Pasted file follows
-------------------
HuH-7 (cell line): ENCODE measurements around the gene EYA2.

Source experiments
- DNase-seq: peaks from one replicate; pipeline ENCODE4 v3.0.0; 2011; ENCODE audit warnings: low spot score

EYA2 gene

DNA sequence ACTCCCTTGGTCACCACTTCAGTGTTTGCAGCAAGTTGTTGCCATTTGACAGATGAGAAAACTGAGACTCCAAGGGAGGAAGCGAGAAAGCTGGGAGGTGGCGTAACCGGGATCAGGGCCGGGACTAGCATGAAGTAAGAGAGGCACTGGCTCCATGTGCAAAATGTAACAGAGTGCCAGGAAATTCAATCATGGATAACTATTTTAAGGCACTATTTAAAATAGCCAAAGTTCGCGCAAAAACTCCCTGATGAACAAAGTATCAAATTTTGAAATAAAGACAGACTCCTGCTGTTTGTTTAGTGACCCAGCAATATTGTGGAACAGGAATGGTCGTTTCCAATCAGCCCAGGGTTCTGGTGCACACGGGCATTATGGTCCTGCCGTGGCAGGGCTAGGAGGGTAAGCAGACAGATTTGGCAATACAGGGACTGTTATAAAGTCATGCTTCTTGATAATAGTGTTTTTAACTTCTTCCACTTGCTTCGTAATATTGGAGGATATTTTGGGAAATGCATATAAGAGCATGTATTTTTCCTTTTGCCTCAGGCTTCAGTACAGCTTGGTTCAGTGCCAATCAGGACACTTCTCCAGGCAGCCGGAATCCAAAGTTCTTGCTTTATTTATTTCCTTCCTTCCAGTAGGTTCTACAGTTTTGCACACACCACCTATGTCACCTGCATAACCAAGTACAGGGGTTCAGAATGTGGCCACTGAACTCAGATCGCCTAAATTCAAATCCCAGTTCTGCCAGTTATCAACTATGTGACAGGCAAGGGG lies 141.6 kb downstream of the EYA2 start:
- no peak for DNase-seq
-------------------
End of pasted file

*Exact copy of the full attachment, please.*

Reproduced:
HuH-7 (cell line): ENCODE measurements around the gene EYA2.

Source experiments
- DNase-seq: peaks from one replicate; pipeline ENCODE4 v3.0.0; 2011; ENCODE audit warnings: low spot score

EYA2 gene

DNA sequence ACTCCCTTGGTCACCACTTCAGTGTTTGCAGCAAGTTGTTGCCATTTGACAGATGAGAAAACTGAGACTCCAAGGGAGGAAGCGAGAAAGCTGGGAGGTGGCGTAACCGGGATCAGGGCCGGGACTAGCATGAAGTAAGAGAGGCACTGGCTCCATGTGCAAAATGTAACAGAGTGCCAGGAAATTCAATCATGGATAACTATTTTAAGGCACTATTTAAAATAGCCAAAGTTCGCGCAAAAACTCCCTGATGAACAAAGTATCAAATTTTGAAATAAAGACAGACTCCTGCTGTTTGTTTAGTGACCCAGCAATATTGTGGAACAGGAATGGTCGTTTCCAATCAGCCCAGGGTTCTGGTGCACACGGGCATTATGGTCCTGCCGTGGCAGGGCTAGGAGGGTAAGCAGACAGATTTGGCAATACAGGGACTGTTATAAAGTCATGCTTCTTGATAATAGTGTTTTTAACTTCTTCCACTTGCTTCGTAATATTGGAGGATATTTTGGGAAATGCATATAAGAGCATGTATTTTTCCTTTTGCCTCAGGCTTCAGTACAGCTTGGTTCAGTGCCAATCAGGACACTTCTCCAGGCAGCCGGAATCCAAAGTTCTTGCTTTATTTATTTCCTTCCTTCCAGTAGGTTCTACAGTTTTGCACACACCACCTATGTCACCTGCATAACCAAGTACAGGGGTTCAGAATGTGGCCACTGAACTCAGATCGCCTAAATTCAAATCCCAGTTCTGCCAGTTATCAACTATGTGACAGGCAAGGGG lies 141.6 kb downstream of the EYA2 start:
- no peak for DNase-seq